Dr. Smartass

Why, You Apathetic Little…

Staring at a computer screen all day can leave you feeling listless. But is apathy a legitimate reason to call in sick? The science community can’t decide.

By (@doctorsmartass)

August 23, 2009

Got a question for Dr. Smartass? E-mail doc [at] esarcasm.com.

Dr. SmartassFinding yourself unable to focus on your work lately? Feeling like the only thing worth finishing is your semidaily porn session? Then you, my friend, have some serious issues (that use lots of tissues!). But, the good news is, you aren’t alone.

Apathy, you see, is a common condition among Westerners — and not just geeks, either. In fact, it may soon be good enough to get you out of a day’s work. Maybe.

From my trusty inbox:

Dear Dr. Smartass,

I sit around doing nothing all day. I can’t motivate myself to get a job, find a girlfriend, or do much other than watch videos of cute kitties on YouTube. Could there be something actually wrong with me?

-James S.

Ah, James, my dear dilly-dallying disciple! You have absolutely nothing to fear. Yet.

Scientists have been debating for years whether to make apathy an officially recognized psychological disorder. It’s currently on the menu for inclusion in the next edition of the Diagnostic and Statistical Manual of Mental Disorders, the bible of psychologists everywhere (and my all-time favorite piece of leisure reading — I simply cannot stop reading the section on compulsive behavior!).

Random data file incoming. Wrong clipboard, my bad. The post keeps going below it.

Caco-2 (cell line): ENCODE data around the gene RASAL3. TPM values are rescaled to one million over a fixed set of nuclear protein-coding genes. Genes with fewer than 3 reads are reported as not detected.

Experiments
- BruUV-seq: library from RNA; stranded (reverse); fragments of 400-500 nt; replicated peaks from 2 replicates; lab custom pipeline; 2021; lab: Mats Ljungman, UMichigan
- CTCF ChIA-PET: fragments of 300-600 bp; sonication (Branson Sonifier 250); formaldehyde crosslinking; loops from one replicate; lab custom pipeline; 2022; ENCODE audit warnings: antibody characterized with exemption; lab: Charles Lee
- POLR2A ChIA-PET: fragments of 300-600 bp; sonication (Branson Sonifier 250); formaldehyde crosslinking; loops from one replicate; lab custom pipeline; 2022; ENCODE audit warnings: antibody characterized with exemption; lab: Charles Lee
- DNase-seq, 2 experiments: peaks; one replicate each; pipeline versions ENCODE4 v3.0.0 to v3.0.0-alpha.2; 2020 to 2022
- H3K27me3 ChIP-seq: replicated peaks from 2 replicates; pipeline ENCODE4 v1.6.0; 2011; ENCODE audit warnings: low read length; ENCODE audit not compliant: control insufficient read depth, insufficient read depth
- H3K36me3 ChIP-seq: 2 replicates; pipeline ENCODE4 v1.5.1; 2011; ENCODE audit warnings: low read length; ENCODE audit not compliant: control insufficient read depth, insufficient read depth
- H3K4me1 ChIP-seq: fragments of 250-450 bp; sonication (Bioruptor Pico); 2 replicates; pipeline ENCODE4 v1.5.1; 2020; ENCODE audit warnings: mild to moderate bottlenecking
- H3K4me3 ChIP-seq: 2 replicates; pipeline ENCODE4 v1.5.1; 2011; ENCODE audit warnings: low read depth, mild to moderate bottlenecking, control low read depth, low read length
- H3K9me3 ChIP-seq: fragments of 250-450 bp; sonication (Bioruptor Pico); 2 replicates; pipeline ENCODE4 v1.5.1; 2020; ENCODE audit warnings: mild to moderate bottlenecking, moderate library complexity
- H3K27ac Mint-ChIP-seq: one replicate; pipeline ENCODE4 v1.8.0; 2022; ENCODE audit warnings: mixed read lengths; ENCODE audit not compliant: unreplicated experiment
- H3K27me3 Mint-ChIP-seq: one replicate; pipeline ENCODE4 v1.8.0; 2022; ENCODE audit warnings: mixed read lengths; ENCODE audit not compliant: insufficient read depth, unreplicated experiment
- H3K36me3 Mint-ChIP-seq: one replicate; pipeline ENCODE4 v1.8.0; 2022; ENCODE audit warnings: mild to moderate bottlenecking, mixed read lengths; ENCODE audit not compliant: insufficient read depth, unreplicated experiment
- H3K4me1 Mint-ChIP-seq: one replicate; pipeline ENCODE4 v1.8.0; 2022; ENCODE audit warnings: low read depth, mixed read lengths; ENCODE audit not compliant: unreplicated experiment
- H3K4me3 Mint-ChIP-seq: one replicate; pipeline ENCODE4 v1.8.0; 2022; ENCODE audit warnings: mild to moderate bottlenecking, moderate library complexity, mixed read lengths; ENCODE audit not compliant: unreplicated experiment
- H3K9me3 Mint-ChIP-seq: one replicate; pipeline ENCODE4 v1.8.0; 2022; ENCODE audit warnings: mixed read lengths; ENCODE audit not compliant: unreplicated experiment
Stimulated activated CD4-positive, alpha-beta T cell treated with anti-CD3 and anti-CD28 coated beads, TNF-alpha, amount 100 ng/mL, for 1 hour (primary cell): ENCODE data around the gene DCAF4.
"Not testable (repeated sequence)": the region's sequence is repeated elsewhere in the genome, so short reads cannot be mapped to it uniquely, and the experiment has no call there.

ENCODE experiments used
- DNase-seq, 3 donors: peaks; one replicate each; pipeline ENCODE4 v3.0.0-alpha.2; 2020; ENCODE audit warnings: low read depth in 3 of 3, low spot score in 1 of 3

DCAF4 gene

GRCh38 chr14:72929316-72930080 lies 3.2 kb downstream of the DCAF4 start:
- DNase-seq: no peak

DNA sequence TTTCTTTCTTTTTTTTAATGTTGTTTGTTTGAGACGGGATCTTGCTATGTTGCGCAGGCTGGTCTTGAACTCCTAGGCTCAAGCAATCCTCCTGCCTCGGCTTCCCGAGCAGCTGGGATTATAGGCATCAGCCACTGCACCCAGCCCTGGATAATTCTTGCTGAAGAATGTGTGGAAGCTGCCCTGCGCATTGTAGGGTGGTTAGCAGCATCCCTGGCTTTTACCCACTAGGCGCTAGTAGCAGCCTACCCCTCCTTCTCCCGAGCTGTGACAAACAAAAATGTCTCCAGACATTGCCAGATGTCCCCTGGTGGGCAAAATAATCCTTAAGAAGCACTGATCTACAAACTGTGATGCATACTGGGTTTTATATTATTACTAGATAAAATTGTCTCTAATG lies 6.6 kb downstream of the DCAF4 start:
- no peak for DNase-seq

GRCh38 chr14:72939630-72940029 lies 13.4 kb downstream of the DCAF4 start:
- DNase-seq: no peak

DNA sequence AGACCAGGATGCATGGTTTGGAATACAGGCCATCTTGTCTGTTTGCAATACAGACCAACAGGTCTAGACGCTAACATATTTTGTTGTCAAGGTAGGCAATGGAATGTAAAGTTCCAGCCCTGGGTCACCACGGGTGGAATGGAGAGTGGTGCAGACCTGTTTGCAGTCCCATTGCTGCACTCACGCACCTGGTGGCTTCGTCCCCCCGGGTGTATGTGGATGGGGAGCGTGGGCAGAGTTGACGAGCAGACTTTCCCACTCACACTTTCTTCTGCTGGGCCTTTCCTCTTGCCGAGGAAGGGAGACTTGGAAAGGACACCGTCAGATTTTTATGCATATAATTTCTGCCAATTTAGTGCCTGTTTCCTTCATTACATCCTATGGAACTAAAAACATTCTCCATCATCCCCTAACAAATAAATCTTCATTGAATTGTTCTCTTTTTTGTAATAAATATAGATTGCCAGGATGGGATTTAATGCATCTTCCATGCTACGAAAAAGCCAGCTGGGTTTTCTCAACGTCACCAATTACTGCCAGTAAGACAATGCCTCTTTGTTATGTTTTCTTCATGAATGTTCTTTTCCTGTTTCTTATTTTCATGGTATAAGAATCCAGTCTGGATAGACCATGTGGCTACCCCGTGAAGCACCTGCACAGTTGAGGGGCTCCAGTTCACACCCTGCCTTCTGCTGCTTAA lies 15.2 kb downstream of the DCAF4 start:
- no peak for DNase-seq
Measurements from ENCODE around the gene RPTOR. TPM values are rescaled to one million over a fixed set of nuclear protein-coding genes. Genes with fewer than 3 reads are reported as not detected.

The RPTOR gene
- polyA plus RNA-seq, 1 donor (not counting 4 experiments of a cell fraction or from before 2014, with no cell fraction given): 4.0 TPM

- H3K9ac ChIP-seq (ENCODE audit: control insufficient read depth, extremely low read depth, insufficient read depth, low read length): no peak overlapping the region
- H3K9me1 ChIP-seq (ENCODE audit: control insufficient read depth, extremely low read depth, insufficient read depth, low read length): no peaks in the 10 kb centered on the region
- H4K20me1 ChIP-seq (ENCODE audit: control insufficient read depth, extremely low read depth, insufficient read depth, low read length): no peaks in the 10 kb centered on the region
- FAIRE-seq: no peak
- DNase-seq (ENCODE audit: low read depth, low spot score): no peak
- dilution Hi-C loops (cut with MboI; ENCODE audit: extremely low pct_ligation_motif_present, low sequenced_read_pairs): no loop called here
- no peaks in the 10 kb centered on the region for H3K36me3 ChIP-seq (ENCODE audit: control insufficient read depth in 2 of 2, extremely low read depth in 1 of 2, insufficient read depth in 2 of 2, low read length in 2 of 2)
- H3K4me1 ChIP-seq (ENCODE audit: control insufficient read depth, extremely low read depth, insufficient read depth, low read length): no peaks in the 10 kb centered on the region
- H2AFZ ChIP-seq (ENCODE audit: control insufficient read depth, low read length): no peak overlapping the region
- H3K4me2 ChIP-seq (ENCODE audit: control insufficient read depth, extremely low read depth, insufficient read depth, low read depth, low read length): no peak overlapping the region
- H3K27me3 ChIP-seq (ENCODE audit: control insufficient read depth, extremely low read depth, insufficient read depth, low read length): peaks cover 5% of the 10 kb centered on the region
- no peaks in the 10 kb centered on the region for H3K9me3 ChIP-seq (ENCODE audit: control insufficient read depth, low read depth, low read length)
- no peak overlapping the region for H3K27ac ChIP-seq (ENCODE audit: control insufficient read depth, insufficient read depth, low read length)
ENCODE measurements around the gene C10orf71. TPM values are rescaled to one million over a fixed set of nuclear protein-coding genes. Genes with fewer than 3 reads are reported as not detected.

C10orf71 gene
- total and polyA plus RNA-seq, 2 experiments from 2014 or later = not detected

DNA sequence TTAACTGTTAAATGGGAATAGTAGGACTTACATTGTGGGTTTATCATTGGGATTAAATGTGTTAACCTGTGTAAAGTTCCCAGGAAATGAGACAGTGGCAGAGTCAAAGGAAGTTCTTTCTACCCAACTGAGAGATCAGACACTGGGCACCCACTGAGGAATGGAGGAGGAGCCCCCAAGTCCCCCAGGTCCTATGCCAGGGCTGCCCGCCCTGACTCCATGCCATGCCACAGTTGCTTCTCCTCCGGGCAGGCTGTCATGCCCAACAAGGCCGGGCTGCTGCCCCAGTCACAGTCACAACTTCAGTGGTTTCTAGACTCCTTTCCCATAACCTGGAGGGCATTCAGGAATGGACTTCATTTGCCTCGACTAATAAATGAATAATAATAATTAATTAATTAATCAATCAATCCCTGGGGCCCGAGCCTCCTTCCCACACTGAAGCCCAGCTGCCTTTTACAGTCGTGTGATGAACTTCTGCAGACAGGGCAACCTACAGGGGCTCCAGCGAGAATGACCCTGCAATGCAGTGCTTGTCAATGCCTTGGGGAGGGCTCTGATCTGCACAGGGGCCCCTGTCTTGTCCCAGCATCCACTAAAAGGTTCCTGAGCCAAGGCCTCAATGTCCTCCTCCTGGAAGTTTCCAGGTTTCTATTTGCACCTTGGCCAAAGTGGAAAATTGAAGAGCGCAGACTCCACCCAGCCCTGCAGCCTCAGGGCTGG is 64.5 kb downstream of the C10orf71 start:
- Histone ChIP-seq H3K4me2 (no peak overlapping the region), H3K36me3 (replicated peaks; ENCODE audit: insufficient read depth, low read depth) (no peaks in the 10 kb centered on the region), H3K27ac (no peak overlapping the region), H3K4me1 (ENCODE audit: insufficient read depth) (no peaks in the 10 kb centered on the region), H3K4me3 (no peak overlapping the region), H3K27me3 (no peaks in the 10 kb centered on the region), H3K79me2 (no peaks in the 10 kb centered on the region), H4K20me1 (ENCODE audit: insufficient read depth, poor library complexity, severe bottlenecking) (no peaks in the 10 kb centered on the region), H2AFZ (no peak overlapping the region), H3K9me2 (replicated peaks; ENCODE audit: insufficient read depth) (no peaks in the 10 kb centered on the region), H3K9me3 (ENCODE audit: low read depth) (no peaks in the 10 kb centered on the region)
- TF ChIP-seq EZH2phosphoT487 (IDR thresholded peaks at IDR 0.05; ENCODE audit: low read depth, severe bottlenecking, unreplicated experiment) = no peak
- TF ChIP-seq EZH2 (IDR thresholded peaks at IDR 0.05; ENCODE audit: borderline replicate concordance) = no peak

ApathyBeing apathetic, some believe, is as legit of a medical issue as having the flu. I would tell you more myself, but I’ve inexplicably lost interest…so I’ll turn to one of my colleagues for an assist.

“Patients who are apathetic do not take care of themselves as well as patients who are not apathetic,” argues Dr. James D. Duffy, an extraordinarily well-groomed professor of psychiatry at the University of Connecticut Health Center. “Funding research is vital if we are actually going to move forward in advancing our understanding of the development and treatment of this disorder.”

Unfortunately, apathy has yet to climb over that hurdle and actually become a disorder. Quite simply, no one’s taken any initiative on securing its place in the diagnostic manual; aside from Duffy, we doctors are all just rather indifferent to the idea.

Until next time,

Dr. Smartass

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